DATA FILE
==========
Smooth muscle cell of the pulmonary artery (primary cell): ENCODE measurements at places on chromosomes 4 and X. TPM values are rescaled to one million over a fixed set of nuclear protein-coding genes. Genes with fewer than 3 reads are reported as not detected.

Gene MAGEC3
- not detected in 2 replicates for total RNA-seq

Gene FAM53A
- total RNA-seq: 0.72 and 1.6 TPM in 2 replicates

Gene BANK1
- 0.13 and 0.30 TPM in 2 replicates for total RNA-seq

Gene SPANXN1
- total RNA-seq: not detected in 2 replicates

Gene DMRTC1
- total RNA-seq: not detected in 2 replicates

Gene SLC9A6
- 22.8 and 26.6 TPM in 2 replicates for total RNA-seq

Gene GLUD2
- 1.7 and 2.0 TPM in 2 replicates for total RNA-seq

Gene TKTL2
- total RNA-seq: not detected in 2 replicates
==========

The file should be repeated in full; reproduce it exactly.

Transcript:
Smooth muscle cell of the pulmonary artery (primary cell): ENCODE measurements at places on chromosomes 4 and X. TPM values are rescaled to one million over a fixed set of nuclear protein-coding genes. Genes with fewer than 3 reads are reported as not detected.

Gene MAGEC3
- not detected in 2 replicates for total RNA-seq

Gene FAM53A
- total RNA-seq: 0.72 and 1.6 TPM in 2 replicates

Gene BANK1
- 0.13 and 0.30 TPM in 2 replicates for total RNA-seq

Gene SPANXN1
- total RNA-seq: not detected in 2 replicates

Gene DMRTC1
- total RNA-seq: not detected in 2 replicates

Gene SLC9A6
- 22.8 and 26.6 TPM in 2 replicates for total RNA-seq

Gene GLUD2
- 1.7 and 2.0 TPM in 2 replicates for total RNA-seq

Gene TKTL2
- total RNA-seq: not detected in 2 replicates